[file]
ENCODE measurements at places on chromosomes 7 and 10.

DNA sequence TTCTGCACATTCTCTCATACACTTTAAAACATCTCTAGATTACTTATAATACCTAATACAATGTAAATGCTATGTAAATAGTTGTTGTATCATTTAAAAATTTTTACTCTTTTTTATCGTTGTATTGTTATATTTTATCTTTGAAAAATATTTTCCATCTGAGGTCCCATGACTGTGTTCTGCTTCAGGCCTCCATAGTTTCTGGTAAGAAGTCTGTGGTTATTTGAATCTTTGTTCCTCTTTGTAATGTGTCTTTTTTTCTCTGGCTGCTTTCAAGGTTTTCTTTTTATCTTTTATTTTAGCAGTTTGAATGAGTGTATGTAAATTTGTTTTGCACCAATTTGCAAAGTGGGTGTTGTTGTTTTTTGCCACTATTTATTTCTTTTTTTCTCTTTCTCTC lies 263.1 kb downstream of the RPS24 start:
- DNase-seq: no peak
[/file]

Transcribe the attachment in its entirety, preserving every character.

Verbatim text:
ENCODE measurements at places on chromosomes 7 and 10.

DNA sequence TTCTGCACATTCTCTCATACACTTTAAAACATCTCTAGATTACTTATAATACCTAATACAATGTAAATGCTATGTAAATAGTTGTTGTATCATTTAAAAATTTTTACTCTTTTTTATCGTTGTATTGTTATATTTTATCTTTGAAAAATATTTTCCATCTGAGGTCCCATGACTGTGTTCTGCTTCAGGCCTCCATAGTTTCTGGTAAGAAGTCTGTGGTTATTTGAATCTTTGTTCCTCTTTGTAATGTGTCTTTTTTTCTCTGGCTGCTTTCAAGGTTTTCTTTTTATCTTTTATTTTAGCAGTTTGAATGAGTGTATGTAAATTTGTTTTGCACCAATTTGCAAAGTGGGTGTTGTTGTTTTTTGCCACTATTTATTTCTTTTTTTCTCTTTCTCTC lies 263.1 kb downstream of the RPS24 start:
- DNase-seq: no peak